You can access HS by the SQL*Net listener, not the client. So you must let SQL*Net know about these services and the programs that proxy Oracle SQL to these ODBC and OLE DB providers. In the listener.ora file in ORACLE_HOME/network/admin, you should see an area for SID_LIST_LISTENER, and within that an SID_LIST. In that list, I add the entries for each service. See Listing F.

You use the hsodbc program for ODBC connections, while hsolesql and hsolefs programs access OLE DB. You'll use the hsolesql program for providers that can process SQL and hsolefs for other providers. The ORACLE_HOME directory directs the SQL*Net listener to the correct installation for that program. Once you make these changes, restart the listener by entering the following code at the command line:

lsnrctl stop
lsnrctl start

Now you need to add entries to point to the HS in the ORACLE_HOME/network/admin/tnsnames.ora file. View Listing G.

I can test these connections from the command line using the TNSPING utility, such as tnsping capital. However, this only checks the connection up to SQL*Net, and not whether the data is available. Now I need to go into the database and create some database links:

SQL> create database link capital using 'capital';
SQL> create database link capital2 using 'capital2';
SQL> create database link capital3 using 'capital3';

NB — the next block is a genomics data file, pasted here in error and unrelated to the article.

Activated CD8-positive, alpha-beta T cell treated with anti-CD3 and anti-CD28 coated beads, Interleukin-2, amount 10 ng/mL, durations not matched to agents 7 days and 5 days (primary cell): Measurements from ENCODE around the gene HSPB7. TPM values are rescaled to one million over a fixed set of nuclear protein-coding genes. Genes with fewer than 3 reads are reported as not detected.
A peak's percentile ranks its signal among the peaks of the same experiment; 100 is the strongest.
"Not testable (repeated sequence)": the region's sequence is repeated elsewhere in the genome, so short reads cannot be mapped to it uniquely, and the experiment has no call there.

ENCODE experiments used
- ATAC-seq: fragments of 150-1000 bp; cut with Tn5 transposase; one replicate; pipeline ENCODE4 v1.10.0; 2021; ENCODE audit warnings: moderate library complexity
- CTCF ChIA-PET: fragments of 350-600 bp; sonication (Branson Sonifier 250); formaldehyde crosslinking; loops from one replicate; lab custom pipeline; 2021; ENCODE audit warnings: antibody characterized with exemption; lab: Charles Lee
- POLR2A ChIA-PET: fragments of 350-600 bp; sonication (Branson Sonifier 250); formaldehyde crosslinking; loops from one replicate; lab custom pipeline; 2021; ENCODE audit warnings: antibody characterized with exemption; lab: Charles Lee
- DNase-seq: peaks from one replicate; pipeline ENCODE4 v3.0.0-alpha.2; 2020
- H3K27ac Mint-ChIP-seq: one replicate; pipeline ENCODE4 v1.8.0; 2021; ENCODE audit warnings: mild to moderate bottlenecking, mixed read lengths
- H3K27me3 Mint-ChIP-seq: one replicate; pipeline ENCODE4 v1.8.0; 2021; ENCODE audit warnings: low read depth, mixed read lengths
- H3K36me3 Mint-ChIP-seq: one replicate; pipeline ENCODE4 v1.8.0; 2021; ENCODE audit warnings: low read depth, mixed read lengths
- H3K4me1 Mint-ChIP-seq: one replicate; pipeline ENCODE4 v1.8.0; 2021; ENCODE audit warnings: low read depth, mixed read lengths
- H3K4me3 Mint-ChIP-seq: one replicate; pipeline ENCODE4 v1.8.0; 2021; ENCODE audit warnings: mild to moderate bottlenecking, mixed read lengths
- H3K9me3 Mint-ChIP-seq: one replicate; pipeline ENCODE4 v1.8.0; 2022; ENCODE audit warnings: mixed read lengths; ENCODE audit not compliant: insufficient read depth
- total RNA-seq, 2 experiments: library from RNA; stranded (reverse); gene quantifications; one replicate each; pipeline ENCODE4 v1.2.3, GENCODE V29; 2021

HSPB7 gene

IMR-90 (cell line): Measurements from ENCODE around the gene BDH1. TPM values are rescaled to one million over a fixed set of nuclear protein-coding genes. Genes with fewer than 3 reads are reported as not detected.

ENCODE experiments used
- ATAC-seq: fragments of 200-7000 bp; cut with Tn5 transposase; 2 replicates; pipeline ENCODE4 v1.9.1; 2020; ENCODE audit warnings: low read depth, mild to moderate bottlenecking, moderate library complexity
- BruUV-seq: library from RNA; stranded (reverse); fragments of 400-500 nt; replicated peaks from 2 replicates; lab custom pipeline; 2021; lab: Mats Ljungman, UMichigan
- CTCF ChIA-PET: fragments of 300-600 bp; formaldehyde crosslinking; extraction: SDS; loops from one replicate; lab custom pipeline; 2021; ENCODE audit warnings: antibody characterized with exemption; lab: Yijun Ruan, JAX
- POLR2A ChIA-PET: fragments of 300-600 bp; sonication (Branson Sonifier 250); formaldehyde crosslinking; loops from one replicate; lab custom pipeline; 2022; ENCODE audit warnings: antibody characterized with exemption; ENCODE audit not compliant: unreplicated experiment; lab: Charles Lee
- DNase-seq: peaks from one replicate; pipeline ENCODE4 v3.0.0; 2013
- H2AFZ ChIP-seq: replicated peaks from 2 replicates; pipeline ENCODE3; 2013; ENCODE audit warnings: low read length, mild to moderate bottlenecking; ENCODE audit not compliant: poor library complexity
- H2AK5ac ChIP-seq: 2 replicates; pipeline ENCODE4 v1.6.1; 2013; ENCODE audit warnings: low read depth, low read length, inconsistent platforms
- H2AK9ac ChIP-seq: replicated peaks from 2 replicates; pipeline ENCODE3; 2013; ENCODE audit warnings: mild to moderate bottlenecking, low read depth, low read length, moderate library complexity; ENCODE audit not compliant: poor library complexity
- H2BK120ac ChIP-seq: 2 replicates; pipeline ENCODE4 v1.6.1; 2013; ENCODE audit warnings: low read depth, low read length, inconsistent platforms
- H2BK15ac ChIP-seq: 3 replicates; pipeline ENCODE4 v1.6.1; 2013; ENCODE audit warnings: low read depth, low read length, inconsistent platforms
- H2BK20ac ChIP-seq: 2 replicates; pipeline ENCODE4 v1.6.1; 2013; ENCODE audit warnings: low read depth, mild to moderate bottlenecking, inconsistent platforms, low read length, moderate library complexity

Notice that the database link is stored on the server, so the tnsnames.ora file is being used to access these services, not the client. Since a client can never "connect" to an HS service directly, you don't need to configure it on remote machines.

These are all the steps for configuration. To access the first data source, you have to keep in mind that Oracle will take your table name and pass it to the ODBC driver. The Microsoft Text Driver ODBC driver expects a file name, so the table name should be capital.txt. However, if you enter select * from capital.txt@capital, Oracle will think you're trying to access table "txt" owned by user "capital". You can use the "#" character to avoid this, so type the following:

select * from capital#txt@capital;

If this is the first time you used the ODBC Heterogeneous Service, the first time you execute this statement, it will be slow. That is because it is automatically registering itself in the HS_FDS system tables. The next two data sources are more straightforward:

select * from capital@capital2;
select * from capital@capital3;

Notice that many heterogeneous service translation schemes are case-sensitive. For example, in order for me only to select the name column from the MySQL example, I have to enclose the column name in quotes, like this:

select "name" from capital@capital3;

Don't expect blazing speeds using this technique, and translations aren't perfect and may require the use of "pass-through SQL" to work correctly. HS can be useful for importing data from non-Oracle sources using portable, server-side code rather than using external batch jobs. Listing H shows how you can create a table or materialized view with a simple call (column names are case-sensitive).

Scott Stephens worked for Oracle for more than 13 years in technical support, e-commerce, marketing, and software development.